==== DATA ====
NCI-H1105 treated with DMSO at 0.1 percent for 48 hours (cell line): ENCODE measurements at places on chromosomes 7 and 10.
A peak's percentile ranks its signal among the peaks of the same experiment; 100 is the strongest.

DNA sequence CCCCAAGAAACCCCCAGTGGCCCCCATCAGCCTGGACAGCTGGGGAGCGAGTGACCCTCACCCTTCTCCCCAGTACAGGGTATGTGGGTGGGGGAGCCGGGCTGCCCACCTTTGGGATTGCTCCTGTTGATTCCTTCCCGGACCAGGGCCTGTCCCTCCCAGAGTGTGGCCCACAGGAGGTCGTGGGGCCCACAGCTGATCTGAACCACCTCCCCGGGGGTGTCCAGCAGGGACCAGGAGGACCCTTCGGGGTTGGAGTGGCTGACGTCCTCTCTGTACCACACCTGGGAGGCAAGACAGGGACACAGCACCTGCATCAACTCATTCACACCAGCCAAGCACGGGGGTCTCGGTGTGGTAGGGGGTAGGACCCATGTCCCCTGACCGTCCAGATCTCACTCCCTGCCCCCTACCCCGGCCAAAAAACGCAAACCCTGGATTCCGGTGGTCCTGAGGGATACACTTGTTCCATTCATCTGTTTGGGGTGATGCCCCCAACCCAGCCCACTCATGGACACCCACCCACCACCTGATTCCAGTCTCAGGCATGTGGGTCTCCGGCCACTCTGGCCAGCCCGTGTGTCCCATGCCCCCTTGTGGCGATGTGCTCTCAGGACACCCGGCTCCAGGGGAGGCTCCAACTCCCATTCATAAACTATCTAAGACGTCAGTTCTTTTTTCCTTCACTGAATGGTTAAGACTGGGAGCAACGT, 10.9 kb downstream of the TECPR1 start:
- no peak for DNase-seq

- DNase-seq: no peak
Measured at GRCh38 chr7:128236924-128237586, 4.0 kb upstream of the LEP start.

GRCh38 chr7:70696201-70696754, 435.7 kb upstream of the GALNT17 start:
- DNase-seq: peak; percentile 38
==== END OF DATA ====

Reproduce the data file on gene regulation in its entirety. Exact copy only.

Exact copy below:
NCI-H1105 treated with DMSO at 0.1 percent for 48 hours (cell line): ENCODE measurements at places on chromosomes 7 and 10.
A peak's percentile ranks its signal among the peaks of the same experiment; 100 is the strongest.

DNA sequence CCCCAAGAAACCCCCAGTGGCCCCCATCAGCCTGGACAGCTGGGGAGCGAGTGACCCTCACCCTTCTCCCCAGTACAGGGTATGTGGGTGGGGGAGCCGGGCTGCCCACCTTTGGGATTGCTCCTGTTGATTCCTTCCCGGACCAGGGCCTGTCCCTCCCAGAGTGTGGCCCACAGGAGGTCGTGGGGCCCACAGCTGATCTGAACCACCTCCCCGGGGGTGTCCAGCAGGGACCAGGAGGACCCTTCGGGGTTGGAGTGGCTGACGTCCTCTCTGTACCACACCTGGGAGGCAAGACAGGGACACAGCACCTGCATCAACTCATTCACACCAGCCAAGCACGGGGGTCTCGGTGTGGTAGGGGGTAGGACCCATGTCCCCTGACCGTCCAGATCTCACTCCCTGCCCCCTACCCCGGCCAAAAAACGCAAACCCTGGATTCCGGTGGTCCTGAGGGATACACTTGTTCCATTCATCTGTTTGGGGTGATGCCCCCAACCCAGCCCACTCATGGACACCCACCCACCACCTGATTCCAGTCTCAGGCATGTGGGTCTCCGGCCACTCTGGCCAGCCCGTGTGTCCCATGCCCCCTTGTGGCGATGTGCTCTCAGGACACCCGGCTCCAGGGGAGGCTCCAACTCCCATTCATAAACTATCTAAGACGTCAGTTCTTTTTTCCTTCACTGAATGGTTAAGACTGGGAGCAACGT, 10.9 kb downstream of the TECPR1 start:
- no peak for DNase-seq

- DNase-seq: no peak
Measured at GRCh38 chr7:128236924-128237586, 4.0 kb upstream of the LEP start.

GRCh38 chr7:70696201-70696754, 435.7 kb upstream of the GALNT17 start:
- DNase-seq: peak; percentile 38